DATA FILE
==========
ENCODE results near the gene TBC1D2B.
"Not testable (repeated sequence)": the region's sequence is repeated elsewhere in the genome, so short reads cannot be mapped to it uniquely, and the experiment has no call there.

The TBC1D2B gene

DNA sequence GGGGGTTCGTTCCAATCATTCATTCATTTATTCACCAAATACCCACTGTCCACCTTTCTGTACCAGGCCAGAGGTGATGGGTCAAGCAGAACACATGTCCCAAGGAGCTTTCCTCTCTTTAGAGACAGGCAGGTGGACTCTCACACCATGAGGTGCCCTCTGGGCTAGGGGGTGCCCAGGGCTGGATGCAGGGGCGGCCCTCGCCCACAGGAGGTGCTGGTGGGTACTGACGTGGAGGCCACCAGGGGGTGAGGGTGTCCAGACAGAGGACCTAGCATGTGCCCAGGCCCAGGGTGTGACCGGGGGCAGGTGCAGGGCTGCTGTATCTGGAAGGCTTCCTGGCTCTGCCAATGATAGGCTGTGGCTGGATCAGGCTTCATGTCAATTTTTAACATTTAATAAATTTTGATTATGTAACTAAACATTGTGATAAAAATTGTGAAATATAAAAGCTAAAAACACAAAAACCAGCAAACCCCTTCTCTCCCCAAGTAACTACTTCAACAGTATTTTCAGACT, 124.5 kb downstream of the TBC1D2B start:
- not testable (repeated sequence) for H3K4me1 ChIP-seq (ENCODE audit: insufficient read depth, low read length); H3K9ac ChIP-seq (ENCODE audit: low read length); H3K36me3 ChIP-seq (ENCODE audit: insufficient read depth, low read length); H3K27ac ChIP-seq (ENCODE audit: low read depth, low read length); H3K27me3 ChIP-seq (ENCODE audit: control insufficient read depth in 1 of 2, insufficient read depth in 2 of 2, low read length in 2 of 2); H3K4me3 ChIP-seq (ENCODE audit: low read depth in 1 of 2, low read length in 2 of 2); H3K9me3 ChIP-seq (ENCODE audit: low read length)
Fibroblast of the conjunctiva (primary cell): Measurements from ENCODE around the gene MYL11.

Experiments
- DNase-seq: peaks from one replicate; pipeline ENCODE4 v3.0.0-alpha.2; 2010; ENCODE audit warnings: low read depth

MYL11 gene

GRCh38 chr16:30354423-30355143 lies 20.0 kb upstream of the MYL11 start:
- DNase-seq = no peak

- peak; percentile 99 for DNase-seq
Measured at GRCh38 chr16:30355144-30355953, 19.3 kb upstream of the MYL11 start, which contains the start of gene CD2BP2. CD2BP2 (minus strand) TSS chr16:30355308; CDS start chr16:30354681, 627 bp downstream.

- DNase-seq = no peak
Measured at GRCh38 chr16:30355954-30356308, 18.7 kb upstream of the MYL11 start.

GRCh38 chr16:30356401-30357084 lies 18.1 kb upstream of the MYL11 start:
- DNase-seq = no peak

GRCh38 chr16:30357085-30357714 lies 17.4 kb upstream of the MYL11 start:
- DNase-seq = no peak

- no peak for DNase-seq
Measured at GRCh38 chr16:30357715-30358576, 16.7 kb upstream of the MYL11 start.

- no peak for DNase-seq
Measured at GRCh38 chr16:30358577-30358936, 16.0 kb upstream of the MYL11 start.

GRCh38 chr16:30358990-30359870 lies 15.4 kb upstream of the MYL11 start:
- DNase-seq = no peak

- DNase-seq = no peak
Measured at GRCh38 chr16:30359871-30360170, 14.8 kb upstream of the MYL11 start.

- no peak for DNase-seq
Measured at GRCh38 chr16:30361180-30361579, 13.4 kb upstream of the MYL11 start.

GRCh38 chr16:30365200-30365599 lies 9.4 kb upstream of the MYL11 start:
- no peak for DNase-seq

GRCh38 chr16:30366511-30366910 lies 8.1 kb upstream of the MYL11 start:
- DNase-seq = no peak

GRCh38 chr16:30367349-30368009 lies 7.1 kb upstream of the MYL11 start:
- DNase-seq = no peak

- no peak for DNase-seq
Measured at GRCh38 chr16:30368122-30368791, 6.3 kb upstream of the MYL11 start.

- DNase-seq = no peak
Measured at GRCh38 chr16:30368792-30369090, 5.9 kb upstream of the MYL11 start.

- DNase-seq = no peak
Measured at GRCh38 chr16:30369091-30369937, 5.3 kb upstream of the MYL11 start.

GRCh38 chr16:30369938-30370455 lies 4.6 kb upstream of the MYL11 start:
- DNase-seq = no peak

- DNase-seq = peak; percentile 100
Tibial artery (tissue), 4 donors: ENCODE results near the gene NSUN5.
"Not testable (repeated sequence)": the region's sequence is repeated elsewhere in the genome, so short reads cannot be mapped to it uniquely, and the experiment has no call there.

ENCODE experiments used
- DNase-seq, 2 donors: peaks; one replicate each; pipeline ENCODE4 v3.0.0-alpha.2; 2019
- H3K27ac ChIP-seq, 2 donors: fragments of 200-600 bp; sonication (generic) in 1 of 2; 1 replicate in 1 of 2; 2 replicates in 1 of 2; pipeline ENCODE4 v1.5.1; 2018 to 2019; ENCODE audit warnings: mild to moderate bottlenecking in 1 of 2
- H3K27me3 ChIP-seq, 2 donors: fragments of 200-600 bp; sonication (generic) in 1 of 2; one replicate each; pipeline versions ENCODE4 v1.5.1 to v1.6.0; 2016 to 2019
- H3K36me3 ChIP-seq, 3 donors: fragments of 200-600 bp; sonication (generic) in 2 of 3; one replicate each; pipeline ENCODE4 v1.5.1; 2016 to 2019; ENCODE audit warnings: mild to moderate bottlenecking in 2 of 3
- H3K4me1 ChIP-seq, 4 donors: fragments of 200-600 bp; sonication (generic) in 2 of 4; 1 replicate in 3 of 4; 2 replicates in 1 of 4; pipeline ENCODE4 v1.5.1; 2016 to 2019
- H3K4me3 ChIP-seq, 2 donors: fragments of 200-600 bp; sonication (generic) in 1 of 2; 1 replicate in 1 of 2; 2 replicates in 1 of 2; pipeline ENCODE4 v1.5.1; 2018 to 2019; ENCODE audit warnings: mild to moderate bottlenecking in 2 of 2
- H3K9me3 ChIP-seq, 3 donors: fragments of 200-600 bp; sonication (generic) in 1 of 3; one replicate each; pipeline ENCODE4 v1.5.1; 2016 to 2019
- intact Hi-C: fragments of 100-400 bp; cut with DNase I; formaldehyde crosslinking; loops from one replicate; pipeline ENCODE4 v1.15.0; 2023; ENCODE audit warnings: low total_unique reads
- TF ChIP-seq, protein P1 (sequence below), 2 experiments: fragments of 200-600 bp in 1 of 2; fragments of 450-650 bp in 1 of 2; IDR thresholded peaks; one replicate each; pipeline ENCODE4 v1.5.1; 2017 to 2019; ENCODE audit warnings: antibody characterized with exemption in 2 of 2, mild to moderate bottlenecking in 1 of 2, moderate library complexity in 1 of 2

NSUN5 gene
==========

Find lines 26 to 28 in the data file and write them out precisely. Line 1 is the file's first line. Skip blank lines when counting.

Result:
- DNase-seq = no peak
Measured at GRCh38 chr16:30359871-30360170, 14.8 kb upstream of the MYL11 start.

- no peak for DNase-seq